Center for Performing Arts angles for more shows, donors

March 23, 2013

Two years after opening, the Center for the Performing Arts in Carmel is working on its first strategy, an effort aimed at maximizing attendance while providing financial stability.

The organization is finalizing a $10 million budget for the fiscal year that begins July 1, down from $12 million this year.

arts-fever.gifThe cuts reflect lower subsidies from the city of Carmel, which chipped in $2.35 million for the first half season and $5.55 million the second full season. This year, the city approved $2.25 million.

The center, which includes the Palladium, the Booth Tarkington Civic Theatre and the Studio Theater, aims to bolster its finances with a mix of programming that draws larger crowds.

Including shows by the six resident companies, the theaters last year sold about 145,000 tickets, generating $5.1 million. Counting only performances presented by the center, ticket sales raised $3.7 million.

The best-sellers—Tony Bennett, Darius Rucker, Yo-Yo Ma, Chris Botti and Bernadette Peters featuring Michael Feinstein—sold more than 1,500 tickets in the 1,600-seat Palladium.

A spokesman for the center declined to give projections for 2012-2013 season-ticket sales, saying the center is still adding shows.

The center’s board believes a strategy will help the organization boost ticket revenue, better define the venues, and position the organization for long-term success.

“It should have been done from the very beginning,” said board Chairman Frank Basile. “But somehow with construction, with launching a season, hiring a CEO, it was just put off.”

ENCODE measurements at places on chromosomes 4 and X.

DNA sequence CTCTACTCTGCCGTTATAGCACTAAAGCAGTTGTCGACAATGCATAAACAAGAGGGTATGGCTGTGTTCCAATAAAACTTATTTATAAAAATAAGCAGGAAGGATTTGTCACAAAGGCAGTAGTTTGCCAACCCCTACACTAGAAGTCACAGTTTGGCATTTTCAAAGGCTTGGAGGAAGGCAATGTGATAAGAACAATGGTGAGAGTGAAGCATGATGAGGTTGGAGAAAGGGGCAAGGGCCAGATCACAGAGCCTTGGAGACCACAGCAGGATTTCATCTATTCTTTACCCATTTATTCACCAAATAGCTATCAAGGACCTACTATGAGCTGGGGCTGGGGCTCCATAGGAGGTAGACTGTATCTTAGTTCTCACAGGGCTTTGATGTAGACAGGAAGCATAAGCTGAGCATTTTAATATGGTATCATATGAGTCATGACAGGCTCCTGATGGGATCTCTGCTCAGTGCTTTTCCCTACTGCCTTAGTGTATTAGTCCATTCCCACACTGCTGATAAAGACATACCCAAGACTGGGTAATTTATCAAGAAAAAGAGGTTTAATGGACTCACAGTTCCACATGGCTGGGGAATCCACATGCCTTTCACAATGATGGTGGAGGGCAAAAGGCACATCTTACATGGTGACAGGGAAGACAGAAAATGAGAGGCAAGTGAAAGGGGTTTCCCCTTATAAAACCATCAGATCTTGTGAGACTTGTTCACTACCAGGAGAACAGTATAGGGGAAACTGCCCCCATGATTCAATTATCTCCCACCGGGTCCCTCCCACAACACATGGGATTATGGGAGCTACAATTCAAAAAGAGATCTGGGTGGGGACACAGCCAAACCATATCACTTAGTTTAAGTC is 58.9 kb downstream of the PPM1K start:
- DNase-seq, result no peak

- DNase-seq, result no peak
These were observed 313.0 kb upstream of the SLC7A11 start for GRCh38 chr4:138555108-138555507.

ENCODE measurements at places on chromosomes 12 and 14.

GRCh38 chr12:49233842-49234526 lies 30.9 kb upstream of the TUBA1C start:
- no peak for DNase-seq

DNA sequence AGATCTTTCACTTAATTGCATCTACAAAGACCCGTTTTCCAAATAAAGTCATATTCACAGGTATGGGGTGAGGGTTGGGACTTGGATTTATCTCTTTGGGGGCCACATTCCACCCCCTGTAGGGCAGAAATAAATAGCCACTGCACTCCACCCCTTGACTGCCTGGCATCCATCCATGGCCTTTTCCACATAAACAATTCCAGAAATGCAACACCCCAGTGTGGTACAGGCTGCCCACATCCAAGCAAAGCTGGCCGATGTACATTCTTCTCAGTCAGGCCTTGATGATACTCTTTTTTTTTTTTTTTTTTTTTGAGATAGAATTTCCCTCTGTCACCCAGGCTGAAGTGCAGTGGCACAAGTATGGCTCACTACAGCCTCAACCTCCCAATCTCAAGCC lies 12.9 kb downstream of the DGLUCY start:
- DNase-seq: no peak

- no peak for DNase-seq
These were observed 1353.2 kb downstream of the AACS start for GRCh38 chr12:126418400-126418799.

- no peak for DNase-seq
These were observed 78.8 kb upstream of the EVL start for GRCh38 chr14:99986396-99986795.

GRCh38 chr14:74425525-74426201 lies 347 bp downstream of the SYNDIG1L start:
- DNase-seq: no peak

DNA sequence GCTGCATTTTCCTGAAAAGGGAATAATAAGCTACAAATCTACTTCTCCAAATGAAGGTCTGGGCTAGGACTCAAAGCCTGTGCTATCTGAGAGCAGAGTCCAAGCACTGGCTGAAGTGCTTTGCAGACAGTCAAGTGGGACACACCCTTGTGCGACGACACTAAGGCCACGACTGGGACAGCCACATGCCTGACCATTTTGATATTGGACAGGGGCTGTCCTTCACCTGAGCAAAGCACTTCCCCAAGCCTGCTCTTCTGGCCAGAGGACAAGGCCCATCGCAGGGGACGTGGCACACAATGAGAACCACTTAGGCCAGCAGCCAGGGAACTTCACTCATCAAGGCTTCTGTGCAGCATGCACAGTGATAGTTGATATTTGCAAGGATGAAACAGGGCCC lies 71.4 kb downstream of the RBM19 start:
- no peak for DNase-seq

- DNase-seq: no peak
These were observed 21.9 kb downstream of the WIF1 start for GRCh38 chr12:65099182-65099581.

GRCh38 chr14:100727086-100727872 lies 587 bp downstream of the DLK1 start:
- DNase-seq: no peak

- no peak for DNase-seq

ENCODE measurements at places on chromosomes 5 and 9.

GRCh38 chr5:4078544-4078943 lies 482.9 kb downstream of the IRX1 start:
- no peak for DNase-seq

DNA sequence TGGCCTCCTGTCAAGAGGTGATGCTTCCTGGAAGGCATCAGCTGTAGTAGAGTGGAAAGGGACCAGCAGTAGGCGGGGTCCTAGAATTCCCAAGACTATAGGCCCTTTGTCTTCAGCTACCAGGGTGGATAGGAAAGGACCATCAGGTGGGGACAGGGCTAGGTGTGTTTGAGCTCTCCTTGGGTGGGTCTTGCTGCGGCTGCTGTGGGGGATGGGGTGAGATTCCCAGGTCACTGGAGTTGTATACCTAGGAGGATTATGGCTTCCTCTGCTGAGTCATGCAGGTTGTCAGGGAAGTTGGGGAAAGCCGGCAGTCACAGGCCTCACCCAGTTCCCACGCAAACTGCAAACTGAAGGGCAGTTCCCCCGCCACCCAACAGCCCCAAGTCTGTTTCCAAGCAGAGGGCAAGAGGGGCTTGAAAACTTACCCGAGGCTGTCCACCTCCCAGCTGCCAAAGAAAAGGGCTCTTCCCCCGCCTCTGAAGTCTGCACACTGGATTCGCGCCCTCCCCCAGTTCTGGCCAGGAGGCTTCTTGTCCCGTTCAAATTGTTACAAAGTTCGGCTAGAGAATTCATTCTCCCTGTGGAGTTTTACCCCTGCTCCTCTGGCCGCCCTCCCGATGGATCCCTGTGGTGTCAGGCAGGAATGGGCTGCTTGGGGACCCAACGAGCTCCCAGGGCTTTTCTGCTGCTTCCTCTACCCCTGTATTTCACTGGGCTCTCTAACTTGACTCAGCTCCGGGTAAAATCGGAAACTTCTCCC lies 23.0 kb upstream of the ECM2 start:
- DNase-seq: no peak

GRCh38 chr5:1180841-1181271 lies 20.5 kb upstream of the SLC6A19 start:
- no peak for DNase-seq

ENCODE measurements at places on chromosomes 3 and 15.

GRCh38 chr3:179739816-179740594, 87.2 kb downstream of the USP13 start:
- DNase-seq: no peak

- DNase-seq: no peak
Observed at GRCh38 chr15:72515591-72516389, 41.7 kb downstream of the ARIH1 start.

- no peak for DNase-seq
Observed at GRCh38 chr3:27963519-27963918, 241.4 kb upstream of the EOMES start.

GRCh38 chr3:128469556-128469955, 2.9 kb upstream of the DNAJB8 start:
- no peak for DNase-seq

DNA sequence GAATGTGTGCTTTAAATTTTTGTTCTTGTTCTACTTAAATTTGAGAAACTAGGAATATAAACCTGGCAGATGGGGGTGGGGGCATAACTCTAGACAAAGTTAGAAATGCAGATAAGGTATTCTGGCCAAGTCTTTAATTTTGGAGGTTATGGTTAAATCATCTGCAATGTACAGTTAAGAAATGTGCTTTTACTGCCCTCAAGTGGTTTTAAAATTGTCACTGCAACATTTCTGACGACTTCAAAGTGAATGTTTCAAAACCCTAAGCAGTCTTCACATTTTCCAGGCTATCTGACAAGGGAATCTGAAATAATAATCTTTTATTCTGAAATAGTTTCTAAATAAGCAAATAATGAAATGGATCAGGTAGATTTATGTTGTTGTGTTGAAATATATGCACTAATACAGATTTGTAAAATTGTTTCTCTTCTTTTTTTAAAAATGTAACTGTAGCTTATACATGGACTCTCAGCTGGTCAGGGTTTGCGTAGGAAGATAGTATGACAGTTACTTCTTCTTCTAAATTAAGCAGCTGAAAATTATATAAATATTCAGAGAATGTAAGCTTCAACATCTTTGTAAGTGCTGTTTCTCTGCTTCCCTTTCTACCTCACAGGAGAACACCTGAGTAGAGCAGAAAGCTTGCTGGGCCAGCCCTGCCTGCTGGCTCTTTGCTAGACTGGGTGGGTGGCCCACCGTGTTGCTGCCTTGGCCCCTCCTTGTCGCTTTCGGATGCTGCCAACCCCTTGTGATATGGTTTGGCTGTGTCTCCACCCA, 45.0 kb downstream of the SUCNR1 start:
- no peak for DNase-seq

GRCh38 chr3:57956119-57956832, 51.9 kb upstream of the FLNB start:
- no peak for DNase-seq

Consultants from The North Group Inc. in New York began meeting in January with city officials and with the center’s managers, board members and resident artists to lay the groundwork for how the organization will operate the next three to five years.

rop-tania-arts04-15col.jpg CEO Tania Castroverde Moskalenko is leading the effort to create a strategy that will boost ticket sales while restraining costs. (IBJ photo/Perry Reichanadter)

Basile said earlier discussions about a strategy were derailed by the sudden resignation of the original CEO, Steven Libman, in July 2011.

The hiring of his successor, Tania Castroverde Moskalenko, last summer moved development of a strategy back to the front burner.

Moskalenko, who began in August after leaving the Germantown Performing Arts Center near Memphis, Tenn., said it is too early to discuss her detailed strategies and goals.

But she said she wants to offer more performances than the 86 the center presented last year. She also wants to secure more donors so the performing center does not have to rely so heavily on the city of Carmel.

“I will certainly say … everybody agrees that the facilities are spectacular, and that’s one of our strengths. We need to just be doing more with the facilities,” she said.

The city owns the $175 million center, which Moskalenko and her team operate through a private not-for-profit.

Carmel’s city council in November approved $2.25 million in grants for the organization in 2013, down from $3.8 million in 2012.

While that city subsidy shrank, starting Jan. 1 Carmel began paying the utilities and maintenance costs for the center.